Call for Capital Gains Tax in New Zealand

August 10, 2009 Taxation in New Zealand  No comments

The call has once again been sounded for the introduction of a Capital Gains Tax in New Zealand.

Installing a capital gains tax system could yield benefits of up to NZ$2.7 billion to the country, $1.36 billion of which will be in the form of direct tax revenue for the Government, according to Craig Elliffe, Auckland University tax policy and law professor.

Craig Elliffe said “People pay taxes because they believe other people pay taxes,” in reference to New Zealand’s current scheme of personal taxation. According to him, it is unfair that while one individual would see a tax bill of $38,000 on their $100,000 income, another would see no taxation on the equal income earned from a property sale. Further, he added “The [tax] game we have been playing as a country is Monopoly, and the dice have been loaded in favour of the knowledgeable and/or well advised.”

The capital gains tax suggestion was brought forward 10 days after Norman Gemmell, the Treasury’s professor, said that the Tax Working Group, which was created by the Government to advise it on tax matters, was endorsing an increase in the Goods and Service Tax (GST) from 12.5% to 15%. According to Norman Gemmell, this could see an additional $2 billion in tax revenue, which could theoretically be used to fund personal tax cuts.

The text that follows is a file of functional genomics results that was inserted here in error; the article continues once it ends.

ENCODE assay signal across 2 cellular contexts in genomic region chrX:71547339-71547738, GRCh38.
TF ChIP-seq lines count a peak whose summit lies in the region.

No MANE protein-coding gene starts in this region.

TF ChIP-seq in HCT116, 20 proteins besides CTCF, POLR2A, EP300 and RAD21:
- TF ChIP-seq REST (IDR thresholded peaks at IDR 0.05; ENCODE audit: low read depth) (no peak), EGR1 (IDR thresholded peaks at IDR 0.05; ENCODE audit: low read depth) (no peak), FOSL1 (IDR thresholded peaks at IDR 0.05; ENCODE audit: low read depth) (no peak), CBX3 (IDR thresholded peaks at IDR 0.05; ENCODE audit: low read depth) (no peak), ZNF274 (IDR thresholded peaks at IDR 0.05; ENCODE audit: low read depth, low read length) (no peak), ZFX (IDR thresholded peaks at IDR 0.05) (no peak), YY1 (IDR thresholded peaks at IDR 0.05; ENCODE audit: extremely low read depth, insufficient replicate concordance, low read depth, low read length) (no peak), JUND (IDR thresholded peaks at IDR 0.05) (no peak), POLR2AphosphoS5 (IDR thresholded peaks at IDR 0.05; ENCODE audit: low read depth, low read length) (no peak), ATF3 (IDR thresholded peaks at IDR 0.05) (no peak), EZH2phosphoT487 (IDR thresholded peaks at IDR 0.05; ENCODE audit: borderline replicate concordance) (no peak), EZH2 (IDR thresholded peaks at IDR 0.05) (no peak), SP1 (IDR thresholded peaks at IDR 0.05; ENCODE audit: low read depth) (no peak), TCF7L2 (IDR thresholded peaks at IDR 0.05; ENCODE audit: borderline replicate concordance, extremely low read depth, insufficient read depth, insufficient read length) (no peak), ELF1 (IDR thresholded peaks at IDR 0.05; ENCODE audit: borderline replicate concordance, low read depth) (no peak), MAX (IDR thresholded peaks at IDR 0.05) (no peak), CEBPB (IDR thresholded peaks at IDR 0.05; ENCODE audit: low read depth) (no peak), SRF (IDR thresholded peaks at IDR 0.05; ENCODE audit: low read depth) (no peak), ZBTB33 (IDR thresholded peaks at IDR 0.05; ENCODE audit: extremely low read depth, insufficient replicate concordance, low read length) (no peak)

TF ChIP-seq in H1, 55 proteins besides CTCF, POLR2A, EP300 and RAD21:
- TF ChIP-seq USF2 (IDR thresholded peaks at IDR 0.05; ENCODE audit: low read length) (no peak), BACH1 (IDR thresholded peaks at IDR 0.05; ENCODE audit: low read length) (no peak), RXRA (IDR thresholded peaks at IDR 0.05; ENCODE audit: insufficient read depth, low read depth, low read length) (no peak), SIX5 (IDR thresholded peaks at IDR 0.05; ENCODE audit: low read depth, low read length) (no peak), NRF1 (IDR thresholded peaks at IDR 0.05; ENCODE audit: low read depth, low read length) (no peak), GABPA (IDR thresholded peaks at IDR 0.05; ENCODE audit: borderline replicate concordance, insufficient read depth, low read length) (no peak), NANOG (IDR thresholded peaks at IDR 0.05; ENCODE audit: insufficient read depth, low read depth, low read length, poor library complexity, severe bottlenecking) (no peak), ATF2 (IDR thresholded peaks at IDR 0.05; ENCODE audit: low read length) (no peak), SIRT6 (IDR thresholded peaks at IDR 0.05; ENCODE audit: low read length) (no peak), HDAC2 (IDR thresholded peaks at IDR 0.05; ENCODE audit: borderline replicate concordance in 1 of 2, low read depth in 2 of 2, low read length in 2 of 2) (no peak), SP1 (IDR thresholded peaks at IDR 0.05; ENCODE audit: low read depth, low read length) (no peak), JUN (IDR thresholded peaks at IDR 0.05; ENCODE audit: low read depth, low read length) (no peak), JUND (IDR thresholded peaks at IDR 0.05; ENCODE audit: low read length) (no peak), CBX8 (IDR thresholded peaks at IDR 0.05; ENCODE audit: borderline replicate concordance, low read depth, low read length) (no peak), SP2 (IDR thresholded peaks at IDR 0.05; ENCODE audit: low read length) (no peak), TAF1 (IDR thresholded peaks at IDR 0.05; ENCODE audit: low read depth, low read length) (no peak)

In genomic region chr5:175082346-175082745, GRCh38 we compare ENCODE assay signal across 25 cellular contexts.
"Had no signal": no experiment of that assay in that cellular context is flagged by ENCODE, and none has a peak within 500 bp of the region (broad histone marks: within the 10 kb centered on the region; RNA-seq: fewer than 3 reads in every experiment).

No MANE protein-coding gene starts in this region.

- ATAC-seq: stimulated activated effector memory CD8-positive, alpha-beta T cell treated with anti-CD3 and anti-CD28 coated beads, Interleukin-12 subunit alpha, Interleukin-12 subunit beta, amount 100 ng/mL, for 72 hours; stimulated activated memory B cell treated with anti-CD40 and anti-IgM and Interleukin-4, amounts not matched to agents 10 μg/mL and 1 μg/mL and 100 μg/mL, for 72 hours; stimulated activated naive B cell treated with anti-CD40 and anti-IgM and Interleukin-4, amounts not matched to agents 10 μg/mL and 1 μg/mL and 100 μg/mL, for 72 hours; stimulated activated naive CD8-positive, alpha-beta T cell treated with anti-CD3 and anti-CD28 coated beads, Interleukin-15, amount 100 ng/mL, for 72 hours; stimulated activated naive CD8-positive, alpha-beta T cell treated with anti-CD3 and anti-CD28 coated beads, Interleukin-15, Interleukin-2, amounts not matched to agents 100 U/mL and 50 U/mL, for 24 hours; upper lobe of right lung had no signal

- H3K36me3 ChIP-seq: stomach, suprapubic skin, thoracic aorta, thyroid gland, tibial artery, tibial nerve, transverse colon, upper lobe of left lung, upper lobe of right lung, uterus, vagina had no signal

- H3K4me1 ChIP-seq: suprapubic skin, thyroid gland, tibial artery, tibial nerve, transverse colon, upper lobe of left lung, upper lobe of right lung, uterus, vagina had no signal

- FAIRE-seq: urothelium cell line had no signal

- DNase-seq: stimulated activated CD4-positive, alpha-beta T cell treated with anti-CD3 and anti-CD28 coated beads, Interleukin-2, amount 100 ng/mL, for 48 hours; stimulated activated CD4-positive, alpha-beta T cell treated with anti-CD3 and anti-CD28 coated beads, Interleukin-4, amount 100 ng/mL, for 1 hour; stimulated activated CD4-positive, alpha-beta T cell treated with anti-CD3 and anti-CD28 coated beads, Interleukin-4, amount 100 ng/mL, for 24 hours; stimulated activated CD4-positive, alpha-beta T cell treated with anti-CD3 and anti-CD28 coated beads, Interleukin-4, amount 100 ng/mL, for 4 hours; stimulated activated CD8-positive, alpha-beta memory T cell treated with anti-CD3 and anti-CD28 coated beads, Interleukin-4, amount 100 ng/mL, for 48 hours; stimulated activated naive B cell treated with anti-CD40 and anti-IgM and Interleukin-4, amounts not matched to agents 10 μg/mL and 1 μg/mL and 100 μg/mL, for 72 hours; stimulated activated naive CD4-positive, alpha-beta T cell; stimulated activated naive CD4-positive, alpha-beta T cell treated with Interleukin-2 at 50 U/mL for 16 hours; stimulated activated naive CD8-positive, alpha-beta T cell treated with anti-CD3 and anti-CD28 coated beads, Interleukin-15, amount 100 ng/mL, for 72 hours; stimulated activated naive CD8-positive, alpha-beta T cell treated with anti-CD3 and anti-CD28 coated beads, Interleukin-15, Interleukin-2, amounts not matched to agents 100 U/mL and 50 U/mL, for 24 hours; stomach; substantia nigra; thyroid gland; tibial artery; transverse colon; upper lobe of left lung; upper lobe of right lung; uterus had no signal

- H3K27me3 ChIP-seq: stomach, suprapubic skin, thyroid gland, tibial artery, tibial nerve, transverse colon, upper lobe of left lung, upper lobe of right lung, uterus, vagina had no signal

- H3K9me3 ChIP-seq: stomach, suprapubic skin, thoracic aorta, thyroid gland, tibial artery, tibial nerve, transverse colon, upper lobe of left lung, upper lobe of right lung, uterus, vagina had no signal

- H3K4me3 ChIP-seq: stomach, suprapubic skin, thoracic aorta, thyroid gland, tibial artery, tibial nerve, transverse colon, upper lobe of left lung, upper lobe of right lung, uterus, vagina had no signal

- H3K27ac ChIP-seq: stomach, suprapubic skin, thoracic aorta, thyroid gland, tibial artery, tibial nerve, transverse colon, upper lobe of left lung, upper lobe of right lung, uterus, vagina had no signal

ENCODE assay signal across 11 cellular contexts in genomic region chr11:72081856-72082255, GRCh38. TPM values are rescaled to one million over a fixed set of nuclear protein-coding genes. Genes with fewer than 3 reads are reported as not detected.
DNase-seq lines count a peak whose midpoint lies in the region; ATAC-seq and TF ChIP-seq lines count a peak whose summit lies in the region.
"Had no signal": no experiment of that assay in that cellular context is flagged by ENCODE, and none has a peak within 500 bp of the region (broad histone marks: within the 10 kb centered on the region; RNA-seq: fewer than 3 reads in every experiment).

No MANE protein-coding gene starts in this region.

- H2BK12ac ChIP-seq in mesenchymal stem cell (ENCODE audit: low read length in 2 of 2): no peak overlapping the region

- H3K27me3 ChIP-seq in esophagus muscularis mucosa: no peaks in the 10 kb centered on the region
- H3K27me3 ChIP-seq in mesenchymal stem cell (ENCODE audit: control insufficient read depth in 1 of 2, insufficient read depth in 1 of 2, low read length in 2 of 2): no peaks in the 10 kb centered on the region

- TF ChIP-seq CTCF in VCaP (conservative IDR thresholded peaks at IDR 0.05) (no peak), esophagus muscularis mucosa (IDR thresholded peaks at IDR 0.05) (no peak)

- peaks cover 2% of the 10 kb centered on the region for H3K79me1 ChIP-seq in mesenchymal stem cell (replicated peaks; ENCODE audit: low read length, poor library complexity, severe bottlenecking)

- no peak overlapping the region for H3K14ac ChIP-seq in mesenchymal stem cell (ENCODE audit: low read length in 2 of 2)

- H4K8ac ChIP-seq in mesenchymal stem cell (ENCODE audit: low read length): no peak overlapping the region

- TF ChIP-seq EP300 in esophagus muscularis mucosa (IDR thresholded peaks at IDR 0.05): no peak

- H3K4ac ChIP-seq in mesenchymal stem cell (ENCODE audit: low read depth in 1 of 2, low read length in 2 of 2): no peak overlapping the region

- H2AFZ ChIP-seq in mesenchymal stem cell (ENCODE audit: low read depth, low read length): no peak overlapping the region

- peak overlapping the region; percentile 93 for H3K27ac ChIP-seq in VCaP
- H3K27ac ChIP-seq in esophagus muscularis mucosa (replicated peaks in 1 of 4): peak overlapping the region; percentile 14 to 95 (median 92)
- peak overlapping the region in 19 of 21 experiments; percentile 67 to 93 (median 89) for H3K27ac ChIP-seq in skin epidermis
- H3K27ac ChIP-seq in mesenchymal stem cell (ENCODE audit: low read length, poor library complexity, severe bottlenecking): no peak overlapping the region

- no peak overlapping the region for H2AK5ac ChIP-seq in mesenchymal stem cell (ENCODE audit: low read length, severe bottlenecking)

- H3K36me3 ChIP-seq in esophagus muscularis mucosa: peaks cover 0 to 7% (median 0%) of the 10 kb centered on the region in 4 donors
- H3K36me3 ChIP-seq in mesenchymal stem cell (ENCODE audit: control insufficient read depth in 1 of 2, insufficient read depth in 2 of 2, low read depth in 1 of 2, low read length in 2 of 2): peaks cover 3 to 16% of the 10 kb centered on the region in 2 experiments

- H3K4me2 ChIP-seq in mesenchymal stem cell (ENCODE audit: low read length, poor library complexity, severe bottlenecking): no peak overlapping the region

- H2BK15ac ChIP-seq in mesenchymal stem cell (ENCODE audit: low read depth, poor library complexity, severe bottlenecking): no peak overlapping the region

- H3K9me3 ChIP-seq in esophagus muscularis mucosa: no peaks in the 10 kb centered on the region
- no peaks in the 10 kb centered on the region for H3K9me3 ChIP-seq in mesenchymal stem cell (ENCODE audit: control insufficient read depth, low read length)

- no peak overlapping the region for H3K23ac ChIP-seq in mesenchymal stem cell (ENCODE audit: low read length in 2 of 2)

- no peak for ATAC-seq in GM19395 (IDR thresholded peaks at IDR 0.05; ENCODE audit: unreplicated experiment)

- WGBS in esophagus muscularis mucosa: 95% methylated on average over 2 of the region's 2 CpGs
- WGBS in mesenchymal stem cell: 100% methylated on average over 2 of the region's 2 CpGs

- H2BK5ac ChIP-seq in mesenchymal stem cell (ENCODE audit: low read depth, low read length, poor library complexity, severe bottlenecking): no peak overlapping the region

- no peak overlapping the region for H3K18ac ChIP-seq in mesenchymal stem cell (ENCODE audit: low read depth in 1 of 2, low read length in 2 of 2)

Peter Conway, Council of Trade Unions secretary, along with Craig Elliffe criticized the nature of GST increases, primarily due to its unequal effects on low income earners. Instead they have called for the alternative of lowering GST to spurn an economic spending along with the implementation of Capital Gains Tax. They drew attention to a similar moves in the United Kingdom where lowering the VAT 17.5% to 15% saw a £2.1 billion increase in retail turnover. Further they pointed an OECD survey conducted in the US, the UK and Australia, which indicated that capital gains tax was an indispensible part of those country’s economies “because of the protection it gave them on their income tax base”.

Leave a reply